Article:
Boost: Exports of British goods jumped 8.7 per cent
The ailing UK economy was given a much needed boost yesterday after exports of British goods hit a record high.
Figures showed exports jumped 8.7 per cent to an unprecedented £26.5bn in October despite turmoil in the eurozone and the global slowdown.
Exports to the European Union rose 6.1 per cent to £13.9bn while sales to the rest of the world surged 11.5 per cent to £12.6bn.
China was Britain’s seventh biggest market in October, leapfrogging Italy and Spain, after sales soared 13 per cent to £895m.
The United States and Germany remained the two major markets, buying £3.3bn and £2.9bn of British goods respectively.
Booming exports helped narrow the trade deficit from £10.2bn in September to £7.6bn in October and raised hopes that Britain can avoid a double-dip recession.
Imports fell from September’s record high of £34.6bn to £34.1bn. Kah Chye Tan, head of trade at Barclays Corporate, said: ‘The massive reduction in the UK’s trade deficit will certainly bring some Christmas cheer, but this may be short lived as the UK’s key export markets struggle.’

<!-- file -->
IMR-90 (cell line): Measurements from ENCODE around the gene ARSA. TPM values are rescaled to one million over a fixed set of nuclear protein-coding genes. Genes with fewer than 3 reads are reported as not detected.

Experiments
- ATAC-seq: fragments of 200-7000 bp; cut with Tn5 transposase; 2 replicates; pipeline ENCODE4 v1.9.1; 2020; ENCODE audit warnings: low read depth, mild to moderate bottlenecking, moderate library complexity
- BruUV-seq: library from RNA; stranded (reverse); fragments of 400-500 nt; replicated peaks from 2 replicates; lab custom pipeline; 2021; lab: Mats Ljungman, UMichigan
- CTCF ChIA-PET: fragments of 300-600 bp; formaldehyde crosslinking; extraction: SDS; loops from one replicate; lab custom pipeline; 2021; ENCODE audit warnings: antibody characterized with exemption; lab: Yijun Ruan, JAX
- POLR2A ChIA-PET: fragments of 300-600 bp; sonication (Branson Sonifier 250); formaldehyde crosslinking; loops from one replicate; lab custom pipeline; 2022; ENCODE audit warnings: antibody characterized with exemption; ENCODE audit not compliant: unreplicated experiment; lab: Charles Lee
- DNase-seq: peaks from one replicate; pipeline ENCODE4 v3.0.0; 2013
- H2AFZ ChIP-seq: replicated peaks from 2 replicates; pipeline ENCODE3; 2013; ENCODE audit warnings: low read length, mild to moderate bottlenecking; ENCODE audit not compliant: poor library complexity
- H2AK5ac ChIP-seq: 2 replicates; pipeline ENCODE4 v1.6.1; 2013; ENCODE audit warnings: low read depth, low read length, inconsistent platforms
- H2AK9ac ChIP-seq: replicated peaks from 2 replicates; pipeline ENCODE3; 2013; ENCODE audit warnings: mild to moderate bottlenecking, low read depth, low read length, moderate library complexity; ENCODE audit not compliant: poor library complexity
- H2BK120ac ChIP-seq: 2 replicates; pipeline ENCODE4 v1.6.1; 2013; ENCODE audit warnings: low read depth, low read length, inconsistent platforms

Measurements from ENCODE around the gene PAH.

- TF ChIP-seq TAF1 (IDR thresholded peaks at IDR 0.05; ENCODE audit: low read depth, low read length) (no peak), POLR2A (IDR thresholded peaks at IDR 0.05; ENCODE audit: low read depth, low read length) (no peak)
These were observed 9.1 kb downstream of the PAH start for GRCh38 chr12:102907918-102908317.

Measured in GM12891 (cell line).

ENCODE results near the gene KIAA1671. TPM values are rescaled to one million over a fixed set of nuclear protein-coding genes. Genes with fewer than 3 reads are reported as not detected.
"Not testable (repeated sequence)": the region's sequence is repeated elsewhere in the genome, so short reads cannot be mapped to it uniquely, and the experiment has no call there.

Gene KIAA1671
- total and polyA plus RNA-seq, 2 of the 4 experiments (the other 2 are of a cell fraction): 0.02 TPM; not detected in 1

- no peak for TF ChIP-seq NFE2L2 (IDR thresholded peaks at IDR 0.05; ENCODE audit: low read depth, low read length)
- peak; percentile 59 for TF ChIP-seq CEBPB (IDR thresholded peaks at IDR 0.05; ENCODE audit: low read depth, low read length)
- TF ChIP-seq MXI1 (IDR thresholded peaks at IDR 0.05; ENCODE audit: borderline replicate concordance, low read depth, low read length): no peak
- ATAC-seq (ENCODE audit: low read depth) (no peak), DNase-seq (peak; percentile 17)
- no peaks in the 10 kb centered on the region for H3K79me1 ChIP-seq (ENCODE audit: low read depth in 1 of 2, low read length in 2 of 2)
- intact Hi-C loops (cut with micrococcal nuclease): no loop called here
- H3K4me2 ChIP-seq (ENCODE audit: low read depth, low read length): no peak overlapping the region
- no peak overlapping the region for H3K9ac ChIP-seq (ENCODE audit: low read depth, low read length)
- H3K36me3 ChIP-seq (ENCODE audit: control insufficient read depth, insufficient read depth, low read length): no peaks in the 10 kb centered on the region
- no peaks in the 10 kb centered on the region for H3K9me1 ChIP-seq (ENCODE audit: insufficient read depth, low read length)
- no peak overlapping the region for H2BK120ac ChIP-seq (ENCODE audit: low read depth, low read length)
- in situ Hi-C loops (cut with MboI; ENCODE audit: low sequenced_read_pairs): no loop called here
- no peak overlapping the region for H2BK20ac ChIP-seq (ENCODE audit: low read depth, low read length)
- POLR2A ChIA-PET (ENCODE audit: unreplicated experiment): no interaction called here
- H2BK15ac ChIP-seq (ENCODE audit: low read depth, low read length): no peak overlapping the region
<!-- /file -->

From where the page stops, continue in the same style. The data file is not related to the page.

Manufacturing powerhouse Germany is already suffering from the crisis in the eurozone. Figures published in Berlin showed German exports dropped 3.6 per cent in October – the biggest fall since April.
Chris Williamson, chief economist at Markit in London, said: ‘The UK is clearly not immune to the slowdown in global economic and is especially exposed to the crisis in the eurozone, which typically accounts for two-fifths of all UK exports.
‘Nevertheless, the fact that UK exports are continuing to grow is hugely encouraging. Most striking is the divergence between export performance in the UK and Germany.’